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Weight Loss vs. Fat Loss, what's the goal?


First, I want to welcome all of the new members of this page. So happy to have you!

So many of us are looking for a way to lose weight, whether it be for health, performance or maybe we just want to look better. The truth of this is that we generally don't want to just lose 'weight', we want to lose the extra body fat we have sticking around. When we think about losing fat instead of losing weight, we are actually wanting to change our body composition, not just our mass in general.

When we look at how the body is composed, we have a few different tools that we can use to measure. First, and most common is the scale. Overall weight can indicate general health markers and give us a good starting idea on which direction we might need to head. Unfortunately, for those who are athletes or those who have more muscle, the scale can be misleading. For example, I weigh in around 185lb. For a woman of my height and weight most medical professionals would consider this weight obese based on a scale called BMI. BMI (Body Mass Index) is another general form of measurement and is taken by calculating weight against age, sex and height. This scale is used often, but personally I'm not a fan. What's missing from this scale is body composition, or what your makeup is. So, back to the example, at my weight of 185, my body fat percentage is 24%. Healthy ranges for women are from about 20%-27%. As you can see, I fall right in range for my sex. Health markers like blood pressure, metabolic rate, and activity level at this percentage show great potential for lifelong health. Obesity, on the other hand, does not. The contrast between the measurement of BMI and Body Fat Percentage is obvious. One shows obesity and risk for disease and the other shows a healthy range and high potential for health. This is the main reason why using only one form of measurement is misleading and doesn't show the whole picture.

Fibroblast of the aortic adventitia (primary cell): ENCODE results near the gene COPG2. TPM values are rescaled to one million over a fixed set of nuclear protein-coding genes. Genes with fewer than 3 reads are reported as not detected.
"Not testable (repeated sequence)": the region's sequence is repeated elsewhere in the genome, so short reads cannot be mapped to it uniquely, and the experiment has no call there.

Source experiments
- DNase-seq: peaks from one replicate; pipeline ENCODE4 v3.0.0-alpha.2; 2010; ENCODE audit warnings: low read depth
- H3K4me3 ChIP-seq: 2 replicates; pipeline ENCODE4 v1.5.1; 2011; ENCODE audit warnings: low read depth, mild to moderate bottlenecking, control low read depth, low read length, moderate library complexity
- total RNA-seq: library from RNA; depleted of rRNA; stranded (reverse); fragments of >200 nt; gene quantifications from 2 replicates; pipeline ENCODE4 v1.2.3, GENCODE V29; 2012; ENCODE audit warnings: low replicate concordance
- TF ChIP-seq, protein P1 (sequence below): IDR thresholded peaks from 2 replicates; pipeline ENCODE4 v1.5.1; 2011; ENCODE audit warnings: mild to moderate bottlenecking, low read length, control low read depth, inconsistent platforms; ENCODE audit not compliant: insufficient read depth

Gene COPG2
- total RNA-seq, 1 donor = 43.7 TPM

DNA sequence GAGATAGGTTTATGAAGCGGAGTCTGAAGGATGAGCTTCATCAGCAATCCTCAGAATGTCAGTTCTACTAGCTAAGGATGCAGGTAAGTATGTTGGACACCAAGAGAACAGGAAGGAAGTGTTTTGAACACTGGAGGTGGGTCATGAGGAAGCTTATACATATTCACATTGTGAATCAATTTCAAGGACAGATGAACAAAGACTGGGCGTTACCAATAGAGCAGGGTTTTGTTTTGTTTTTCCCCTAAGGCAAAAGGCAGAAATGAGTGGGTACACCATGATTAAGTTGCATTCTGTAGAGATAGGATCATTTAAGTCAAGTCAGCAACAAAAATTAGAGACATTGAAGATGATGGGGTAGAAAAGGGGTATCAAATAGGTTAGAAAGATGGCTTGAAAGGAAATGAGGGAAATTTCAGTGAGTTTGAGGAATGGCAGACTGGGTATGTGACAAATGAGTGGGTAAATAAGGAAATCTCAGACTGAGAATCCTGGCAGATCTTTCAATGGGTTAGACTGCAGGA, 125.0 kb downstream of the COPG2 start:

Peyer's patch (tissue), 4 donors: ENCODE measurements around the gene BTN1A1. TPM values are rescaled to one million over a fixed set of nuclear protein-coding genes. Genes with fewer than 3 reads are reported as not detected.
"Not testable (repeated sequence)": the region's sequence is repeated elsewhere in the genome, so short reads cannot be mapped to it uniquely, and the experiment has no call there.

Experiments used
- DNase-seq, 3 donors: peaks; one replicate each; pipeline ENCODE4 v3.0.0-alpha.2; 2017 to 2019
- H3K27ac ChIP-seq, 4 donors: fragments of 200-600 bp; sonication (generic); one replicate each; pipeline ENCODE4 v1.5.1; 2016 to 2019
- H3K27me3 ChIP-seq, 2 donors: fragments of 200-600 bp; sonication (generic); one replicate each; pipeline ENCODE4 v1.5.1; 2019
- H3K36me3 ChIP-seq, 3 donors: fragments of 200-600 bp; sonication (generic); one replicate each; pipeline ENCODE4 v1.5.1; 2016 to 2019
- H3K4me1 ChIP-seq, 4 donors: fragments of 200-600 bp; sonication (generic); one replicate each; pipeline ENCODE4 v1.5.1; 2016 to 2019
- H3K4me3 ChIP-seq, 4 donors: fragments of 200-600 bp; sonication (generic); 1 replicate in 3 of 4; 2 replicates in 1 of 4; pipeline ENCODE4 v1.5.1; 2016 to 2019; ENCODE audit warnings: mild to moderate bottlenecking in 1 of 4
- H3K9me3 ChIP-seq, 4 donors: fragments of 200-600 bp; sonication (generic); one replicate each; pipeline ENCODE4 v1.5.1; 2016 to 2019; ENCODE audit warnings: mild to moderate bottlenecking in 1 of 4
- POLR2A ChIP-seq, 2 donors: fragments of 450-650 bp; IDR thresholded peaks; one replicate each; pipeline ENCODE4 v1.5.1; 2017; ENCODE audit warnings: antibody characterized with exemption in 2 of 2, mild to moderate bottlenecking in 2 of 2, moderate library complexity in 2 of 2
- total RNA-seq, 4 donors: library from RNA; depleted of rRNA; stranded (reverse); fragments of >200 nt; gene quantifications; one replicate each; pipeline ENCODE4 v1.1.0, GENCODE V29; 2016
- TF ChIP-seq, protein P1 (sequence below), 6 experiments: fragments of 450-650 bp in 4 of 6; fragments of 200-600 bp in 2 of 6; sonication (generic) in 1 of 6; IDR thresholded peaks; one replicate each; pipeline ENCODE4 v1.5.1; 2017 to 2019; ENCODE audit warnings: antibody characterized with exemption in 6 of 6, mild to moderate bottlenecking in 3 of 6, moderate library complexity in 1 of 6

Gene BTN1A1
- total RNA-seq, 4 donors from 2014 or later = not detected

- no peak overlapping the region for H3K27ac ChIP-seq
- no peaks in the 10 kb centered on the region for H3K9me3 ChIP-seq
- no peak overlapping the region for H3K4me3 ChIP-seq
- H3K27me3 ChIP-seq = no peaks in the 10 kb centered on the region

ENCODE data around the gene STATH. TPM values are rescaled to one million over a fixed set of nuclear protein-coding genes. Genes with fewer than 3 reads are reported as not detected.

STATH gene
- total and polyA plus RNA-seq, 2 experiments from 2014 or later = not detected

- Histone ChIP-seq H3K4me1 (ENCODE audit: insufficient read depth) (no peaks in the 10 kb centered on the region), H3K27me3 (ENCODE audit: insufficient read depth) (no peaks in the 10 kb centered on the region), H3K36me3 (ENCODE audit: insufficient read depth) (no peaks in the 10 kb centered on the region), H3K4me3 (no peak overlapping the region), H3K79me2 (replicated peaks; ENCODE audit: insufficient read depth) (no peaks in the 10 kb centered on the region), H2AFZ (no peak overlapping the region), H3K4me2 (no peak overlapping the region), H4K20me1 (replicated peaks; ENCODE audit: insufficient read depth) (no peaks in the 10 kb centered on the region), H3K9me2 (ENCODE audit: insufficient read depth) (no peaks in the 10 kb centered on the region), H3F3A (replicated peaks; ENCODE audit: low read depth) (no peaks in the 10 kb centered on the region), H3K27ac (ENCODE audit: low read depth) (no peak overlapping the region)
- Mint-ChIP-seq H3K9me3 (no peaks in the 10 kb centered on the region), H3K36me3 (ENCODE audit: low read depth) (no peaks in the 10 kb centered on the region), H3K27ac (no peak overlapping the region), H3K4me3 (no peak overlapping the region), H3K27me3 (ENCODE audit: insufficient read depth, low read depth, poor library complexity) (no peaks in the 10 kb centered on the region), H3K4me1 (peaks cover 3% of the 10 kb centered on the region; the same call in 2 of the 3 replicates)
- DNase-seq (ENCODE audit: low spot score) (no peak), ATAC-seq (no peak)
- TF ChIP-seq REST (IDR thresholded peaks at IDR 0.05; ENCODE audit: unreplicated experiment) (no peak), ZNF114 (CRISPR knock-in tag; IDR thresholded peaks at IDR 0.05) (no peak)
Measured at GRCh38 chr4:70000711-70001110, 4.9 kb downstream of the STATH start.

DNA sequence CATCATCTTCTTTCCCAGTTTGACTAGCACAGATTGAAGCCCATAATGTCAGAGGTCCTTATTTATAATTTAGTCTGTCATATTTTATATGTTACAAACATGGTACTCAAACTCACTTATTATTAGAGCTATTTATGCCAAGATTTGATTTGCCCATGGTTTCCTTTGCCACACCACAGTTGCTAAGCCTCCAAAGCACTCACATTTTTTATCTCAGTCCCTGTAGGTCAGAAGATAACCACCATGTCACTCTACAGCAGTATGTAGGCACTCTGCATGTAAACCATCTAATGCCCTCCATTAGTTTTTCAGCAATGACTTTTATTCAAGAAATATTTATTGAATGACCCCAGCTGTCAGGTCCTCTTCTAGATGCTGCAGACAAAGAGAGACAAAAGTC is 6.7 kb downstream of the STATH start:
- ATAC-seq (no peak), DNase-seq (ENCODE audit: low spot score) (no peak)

Outside of our general mass, we can track things like our lean body mass (LBM). LBM is made up of our muscle tissue and is measured in weight; out of my 185lbs, about 132lbs of that is lean body mass. From this number we calculate our caloric needs, and can track both muscle growth and loss over nutrition phases, like fat loss or muscle gain. I find that tracking both LBM and Body Fat Percentage are great ways to watch your body composition change. You may see an increase in LBM and a decrease in BF%, but not see any major change to the scale.

The last form of tracking that can be helpful is measurements. Using a tape measure to track girths can show you inches lost where the scale cannot. Measurements are usually taken at the arm, chest, waist, hip and leg. Watching inches fall of can be motivating, despite a stagnant scale. If you're not into measuring, you can also notice clothes fitting differently, or maybe needing to buy new clothes in a different size. All of this indicates a change in body composition, regardless of the total mass of your body.

Moral of the story is, if you're looking to lose 10-15lbs of fat, you're really searching for a body composition change. We have many ways to measure this, between the scale, BMI, BF%, LBM, and girth measurements. My recommendation is to use a combination of all of them, especially if you're frustrated with just the scale. Body fat can be tricky to manipulate, and requires good nutrition and activity. If you feel stuck or need help changing your composition reach out to me! I would love to help you reach your goals!


Chat soon,

Nicole

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